Competitive Intelligence: the action of defining, gathering, analyzing, and distributing Intelligence about products, customers, competitors and any aspect of the environment needed to support executives and managers in making strategic decisions for an organization.
I have spent two decades gathering Competitive Intelligence from public sources and I have to tell you, with so many companies jumping on the Social Media bandwagon, this is the best possible time to know your competitors like you know yourself.
A skilled and experienced Competitive Intelligence (CI) professional will use sources other than those in the public domain of course, but, without hiring a CI professional, there's still a great deal of information out there for you to discover. I don't want to tell you that CI is easy, because it's not. It takes some work and you need to look at yourself and your business critically. But here's a few thoughts to getting a better snapshot of the bigger picture.
Know Your Competitors
Whatever industry you're in, you have competitors. Even if you make a truly unique widget, you are competing against makers of other, less unique widgets. Some of these widgets will be made by companies that are ubiquitous and have instantly recognizable names. Some widget companies are the flavor of the month, and you'll need to get through all the noise of the buzz of those widgets before anyone might hear about yours.
Take a delusion free look at your business. If you run a local diner, in theory you are competing against the Starbucks across the street. But when you really look at your clientèle - are they the same people who visit Starbucks for a half-caf mocha frappachino? Or are they totally different people, who come in for a cup of coffee, a fried egg, toast and to read the newspaper before work? Yes, you should keep an eye on Starbucks, but also know your *real* competition - which may be the McDonalds down the road. If you run a small business software company, you *are* competing against Microsoft - just not directly.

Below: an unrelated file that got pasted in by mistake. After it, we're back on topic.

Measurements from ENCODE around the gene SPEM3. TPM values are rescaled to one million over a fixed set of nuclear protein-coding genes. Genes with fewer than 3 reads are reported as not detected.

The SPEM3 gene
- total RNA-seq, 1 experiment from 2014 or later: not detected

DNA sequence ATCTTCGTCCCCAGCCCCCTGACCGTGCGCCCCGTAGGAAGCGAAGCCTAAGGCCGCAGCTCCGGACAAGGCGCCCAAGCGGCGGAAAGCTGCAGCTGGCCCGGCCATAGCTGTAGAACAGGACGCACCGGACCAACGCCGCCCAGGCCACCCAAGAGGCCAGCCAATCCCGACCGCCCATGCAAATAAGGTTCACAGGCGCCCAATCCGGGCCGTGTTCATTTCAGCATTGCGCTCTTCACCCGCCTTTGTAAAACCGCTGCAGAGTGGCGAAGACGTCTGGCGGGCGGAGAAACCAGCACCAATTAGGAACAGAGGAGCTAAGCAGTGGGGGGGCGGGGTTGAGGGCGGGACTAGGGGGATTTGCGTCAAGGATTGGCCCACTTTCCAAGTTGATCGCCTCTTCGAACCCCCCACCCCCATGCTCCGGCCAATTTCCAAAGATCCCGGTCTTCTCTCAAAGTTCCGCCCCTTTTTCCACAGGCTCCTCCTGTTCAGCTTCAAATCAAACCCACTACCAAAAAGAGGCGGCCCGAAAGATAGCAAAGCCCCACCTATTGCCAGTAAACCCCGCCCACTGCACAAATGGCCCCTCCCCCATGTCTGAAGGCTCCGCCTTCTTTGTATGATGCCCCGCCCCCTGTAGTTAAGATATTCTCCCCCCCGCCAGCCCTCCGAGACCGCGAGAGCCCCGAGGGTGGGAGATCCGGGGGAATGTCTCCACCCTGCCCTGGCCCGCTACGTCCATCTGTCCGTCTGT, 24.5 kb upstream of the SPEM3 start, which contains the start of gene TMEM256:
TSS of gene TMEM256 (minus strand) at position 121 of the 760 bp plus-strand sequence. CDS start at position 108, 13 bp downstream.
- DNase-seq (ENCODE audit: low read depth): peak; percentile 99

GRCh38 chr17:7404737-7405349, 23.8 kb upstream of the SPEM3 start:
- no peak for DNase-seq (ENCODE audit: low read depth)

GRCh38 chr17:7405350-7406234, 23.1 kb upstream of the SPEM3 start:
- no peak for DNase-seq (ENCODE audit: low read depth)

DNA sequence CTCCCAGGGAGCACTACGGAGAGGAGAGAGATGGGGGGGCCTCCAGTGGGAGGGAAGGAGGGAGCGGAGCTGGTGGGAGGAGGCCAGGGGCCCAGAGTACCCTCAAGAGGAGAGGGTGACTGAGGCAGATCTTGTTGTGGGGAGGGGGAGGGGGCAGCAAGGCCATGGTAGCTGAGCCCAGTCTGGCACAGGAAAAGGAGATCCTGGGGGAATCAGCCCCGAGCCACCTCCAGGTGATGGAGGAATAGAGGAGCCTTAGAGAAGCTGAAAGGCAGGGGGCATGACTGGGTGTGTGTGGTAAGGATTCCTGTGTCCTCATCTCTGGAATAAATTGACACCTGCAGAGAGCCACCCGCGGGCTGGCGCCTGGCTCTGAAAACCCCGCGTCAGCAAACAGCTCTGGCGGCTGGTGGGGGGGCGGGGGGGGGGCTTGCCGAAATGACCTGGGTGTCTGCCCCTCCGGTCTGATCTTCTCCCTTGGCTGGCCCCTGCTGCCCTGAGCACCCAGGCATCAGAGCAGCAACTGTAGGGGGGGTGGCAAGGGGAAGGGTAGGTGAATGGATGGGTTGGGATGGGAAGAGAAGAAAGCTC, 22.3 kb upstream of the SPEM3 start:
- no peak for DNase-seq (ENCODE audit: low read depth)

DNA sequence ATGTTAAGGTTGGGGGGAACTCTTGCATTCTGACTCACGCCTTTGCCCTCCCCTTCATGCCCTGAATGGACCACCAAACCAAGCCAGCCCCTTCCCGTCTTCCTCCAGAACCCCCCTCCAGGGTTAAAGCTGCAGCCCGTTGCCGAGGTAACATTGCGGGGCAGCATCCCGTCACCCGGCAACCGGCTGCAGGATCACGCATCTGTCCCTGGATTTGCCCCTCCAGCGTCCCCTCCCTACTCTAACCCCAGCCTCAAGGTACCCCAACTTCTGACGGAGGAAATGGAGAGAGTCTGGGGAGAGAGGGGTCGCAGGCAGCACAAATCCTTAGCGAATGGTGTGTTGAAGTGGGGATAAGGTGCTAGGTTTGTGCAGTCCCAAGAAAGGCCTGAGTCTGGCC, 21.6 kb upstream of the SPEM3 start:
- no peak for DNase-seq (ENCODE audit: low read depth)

List your top three competitors...these are companies that sell the same thing you do the same way you do. Players in the field that have resources beyond your wildest dreams are not really your competition - they are your benchmarks.
Follow Your Competitors
Once you've made this list of competition, direct and indirect, start hitting the boards. Visit their websites, check out their news, subscribe to their RSS feeds, their Twitter feeds, their mailing lists - then READ them. They will tell you about deals with other companies, upcoming projects and investments they receive and publishers they use. A list of potential resources, ideas and contacts will be handed to you on a plate - because if a company is doing anything, they will talk about it. Some companies, especially large ones in regulated industries, will report only what they have to, but the more regulated an industry is - the more they have to.
In largely unregulated industries and/or private companies, you may need to read a lot of press releases before seeing a pattern. That pattern may or may not be valuable to you now, but chances are it will be eventually.
When you find yourself in a similar situation, it is smart to reflect on the kinds of press and the sources your benchmark companies use to sing the praises of their newest product. Use their standards to push your own forward.
None of this is online dumspter diving, although that is possible. For more detailed Competitive Intelligence on your industry and competitors, hire a CI professional to do the dirty work. These two above steps are the minimum amount of Competitive Intelligence you can do and still, if you do this regularly, you'll find that you have a much stronger grasp of your own business and your industry.